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United States v. Berroa

United States District Court, D. Massachusetts

April 17, 2019

UNITED STATES OF AMERICA,
v.
LUIS BERROA, Defendant.

          ORDER ON MOTION FOR REVIEW AND REVOCATION BY THE DISTRICT COURT OF THE MAGISTRATE JUDGE'S DETENTION ORDER (DOC. NO. 13)

          Leo T. Soroki, n United States District Judge.

         Defendant Luis Berroa was arrested on March 13, 2019, based on probable cause. Doc. No. 1-1 at 2-3. A criminal complaint against Mr. Berroa was sworn on the same day. Id. at 1. A hearing on detention and probable cause was held before Magistrate Judge Dein on March 19, 2019. Doc. No. 11.

         At the hearing, over the defendant's objection, Judge Dein found that the charge, possession with intent to distribute fentanyl in violation of 21 U.S.C. § 841(a)(1), was supported by probable cause. Doc. No. 10 at 3. In a written order after the hearing, she further found that the rebuttable presumption that no condition or combination of conditions would reasonably assure the appearance of the defendant and the safety of the community applied because the charge carries a maximum term of imprisonment of 10 years or more. See id. at 2; 18 U.S.C. § 3142(e)(3). Although she found the record evidence sufficient to rebut that presumption, Judge Dein also found that the government had proven by clear and convincing evidence that no condition or combination of conditions could reasonably assure the safety of any other person and the community and by a preponderance of the evidence that no condition or combination of conditions could reasonably assure Mr. Berroa's appearance at trial. Doc. No. 10 at 2. Accordingly, Judge Dein ordered the defendant detained pending trial. Id. at 2. Mr. Berroa now appeals that decision, Doc. No. 13, which this Court reviews de novo, United States v. Tortora, 922 F.2d 880, 883 n.4 (1st Cir. 1990).

         The Court has carefully reviewed the facts set forth in Judge Dein's Order, the transcript of the detention hearing, the pretrial services report, the two supplemental memoranda prepared by pretrial services, the exhibit introduced by Mr. Berroa at the detention hearing, and the materials submitted with Mr. Berroa's motion. That the drugs and firearms were found in the bedroom of Mr. Berroa, is not challenged for this appeal, nor has defendant requested another evidentiary hearing. See Doc. No. 13. Mr. Berroa does not propose conditions of release in addition to or different than those discussed before Judge Dein. Id. Although the Court agrees that Mr. Berroa set forth evidence sufficient to rebut the presumption that no condition or combination of conditions would reasonably assure the appearance of the defendant and the safety of the community, that conclusion does not end the presumption's applicability. “[A]fter a defendant has introduced some evidence to rebut the flight presumption, the presumption does not disappear, but rather retains evidentiary weight . . . to be considered along with all the other relevant factors.” United States v. Palmer-Contreras, 835 F.2d 15, 18 (1st Cir. 1987). The Court therefore considers Mr. Berroa's motion with the presumption in mind.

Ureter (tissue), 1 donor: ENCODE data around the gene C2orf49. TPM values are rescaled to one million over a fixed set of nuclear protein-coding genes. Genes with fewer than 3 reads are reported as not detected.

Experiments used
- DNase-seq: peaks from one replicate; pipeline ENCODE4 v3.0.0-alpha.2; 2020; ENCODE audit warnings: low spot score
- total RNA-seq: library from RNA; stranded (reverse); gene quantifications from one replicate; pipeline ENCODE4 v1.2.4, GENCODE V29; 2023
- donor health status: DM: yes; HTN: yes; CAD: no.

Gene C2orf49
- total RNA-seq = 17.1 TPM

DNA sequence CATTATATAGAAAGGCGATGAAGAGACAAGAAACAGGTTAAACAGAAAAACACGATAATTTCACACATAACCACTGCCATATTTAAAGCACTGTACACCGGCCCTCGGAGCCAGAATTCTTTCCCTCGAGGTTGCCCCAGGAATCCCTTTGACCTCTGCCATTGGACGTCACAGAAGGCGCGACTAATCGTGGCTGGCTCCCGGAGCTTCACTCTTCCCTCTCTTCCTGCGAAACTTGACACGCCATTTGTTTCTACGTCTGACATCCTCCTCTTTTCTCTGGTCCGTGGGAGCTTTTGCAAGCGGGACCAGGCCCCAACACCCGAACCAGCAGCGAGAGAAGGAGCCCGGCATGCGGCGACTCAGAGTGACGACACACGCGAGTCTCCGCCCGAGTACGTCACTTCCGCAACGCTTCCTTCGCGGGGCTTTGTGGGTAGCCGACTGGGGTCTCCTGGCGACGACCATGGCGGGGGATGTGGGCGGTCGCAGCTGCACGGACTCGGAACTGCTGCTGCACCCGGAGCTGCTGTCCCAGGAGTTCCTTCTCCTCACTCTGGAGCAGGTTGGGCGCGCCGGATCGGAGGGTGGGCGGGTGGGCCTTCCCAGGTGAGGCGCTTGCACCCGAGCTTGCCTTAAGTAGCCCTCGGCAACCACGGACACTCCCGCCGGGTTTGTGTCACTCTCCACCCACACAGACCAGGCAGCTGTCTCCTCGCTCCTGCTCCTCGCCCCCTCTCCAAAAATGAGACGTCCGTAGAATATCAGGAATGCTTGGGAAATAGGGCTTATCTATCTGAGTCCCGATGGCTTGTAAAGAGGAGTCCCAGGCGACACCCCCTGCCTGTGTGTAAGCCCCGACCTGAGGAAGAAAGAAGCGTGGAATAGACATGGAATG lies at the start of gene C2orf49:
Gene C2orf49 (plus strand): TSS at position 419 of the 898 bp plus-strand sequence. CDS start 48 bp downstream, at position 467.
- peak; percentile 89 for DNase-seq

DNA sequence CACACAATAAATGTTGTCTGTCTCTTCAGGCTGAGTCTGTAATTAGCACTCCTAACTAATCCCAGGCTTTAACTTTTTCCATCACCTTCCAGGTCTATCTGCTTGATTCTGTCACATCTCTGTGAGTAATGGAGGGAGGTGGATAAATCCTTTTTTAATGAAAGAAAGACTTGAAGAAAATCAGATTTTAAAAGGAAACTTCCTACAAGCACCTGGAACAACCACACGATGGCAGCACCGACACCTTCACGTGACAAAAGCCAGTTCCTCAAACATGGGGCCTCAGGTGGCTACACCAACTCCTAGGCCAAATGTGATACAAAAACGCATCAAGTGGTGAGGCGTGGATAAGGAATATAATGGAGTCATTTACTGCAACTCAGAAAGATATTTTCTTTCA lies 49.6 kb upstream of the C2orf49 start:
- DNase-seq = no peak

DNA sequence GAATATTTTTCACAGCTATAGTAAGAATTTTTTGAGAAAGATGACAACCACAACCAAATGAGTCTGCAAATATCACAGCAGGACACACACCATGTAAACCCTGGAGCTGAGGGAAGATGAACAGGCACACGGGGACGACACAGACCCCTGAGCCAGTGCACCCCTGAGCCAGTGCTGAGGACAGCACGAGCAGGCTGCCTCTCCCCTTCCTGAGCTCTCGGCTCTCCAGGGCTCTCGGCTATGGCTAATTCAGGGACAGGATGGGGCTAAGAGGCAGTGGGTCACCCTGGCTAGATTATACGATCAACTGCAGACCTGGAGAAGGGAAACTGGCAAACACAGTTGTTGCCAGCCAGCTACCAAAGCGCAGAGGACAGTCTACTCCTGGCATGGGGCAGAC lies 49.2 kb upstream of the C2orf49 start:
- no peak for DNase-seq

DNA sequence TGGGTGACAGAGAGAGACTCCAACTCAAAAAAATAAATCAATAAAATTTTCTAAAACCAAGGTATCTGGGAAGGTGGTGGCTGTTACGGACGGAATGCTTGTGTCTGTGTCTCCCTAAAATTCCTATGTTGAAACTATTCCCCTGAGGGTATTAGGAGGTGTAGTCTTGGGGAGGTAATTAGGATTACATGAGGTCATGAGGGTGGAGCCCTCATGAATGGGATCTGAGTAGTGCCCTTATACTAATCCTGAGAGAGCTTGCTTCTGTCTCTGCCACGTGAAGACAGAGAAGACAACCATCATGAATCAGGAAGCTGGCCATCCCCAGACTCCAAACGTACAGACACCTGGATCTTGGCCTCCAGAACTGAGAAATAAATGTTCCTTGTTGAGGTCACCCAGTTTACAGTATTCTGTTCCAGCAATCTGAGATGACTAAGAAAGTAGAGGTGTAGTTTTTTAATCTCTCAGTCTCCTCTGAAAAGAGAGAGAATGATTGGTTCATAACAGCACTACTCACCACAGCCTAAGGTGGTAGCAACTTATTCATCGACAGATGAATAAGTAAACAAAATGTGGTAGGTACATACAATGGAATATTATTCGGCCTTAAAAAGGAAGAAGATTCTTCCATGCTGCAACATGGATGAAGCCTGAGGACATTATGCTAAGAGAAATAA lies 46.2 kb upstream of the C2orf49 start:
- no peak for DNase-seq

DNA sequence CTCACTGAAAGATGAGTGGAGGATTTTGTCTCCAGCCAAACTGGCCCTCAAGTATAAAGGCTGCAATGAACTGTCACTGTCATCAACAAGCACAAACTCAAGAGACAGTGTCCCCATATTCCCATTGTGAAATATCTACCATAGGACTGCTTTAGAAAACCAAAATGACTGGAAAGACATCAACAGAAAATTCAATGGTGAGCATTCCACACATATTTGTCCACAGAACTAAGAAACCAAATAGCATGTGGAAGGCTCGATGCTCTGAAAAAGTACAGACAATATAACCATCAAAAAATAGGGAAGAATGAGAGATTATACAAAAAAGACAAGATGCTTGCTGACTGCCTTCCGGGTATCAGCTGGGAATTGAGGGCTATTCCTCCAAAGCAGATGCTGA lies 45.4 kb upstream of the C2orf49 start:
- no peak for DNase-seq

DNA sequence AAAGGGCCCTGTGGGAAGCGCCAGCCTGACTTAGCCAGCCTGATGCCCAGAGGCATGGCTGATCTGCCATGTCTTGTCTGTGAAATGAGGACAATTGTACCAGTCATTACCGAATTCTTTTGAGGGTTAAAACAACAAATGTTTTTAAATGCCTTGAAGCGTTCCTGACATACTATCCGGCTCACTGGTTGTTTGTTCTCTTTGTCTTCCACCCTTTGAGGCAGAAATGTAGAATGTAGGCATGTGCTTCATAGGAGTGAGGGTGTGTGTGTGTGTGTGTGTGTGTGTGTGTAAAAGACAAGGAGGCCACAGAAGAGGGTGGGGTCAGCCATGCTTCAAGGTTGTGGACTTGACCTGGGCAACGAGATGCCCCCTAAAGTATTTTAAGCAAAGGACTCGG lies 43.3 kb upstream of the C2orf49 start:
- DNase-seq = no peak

The Court first considers whether conditions of release exist that could reasonably assure Mr. Berroa's appearance if released. See 18 U.S.C. § 3142(e)(1). The Court draws the inference that the presence of drugs and guns in Mr. Berroa's apartment is reasonably strong evidence that the items were his. Because the complaint against Mr. Berroa alleges that he possessed 50 grams of fentanyl, see Doc. No. 1-1 at 2, he faces a mandatory minimum sentence of five years of imprisonment, see 21 U.S.C. § 841(b)(1)(B)(vi). Because the complaint also alleges that he possessed two firearms, see Doc. No. 1-1 at 3, and the government expressed an intention at the hearing before Judge Dein to add charges under 18 U.S.C. § 924(c), Mr. Berroa faces an additional mandatory minimum sentence of five years for each firearm, see 18 U.S.C. § 924(c)(1)(A)(i).[1] Although Mr. Berroa has significant ties in Massachusetts and to the United States, he also has ties to the Dominican Republic, to which he travels regularly. In combination with the length of the sentence Mr. Berroa may face in this matter, including a potential mandatory minimum of fifteen years, these ties abroad create a substantial incentive to flee. The Court therefore finds that the government has met its burden of demonstrating by a preponderance of the evidence that no condition or combination of conditions could reasonably assure Mr. Berroa's appearance when required. The Court makes this finding even without consideration of the presumption.

         Further, given the nature of the crime with which Mr. Berroa is charged, the Court finds that the government has shown by clear and convincing evidence that no condition or combination of conditions could reasonably assure the community's safety. The evidence at this stage of the case demonstrates that Mr. Berroa possessed, in his bedroom in his apartment, substantial quantities of fentanyl, two firearms, and ammunition for one of the firearms. Considering the totality of the evidence before the Court including Mr. Berroa's absence of a criminal work and the evidence offered of legitimate income and work, the United States has met its burden of proof.

         Accordingly, the Court OVERRULES Mr. Berroa's objections, Doc. No. 13, to Judge Dein's Order of Detention, Doc. No. 10. The Order of Detention is AFFIRMED.

         SO ORDERED.

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Notes:

[1] Although the existing complaint, Doc. No. 1, does not include these charges, they are supported by evidence, and the government informed Mr. Berroa that he will likely face them. Accordingly, they are relevant to the Court's inquiry into the ...


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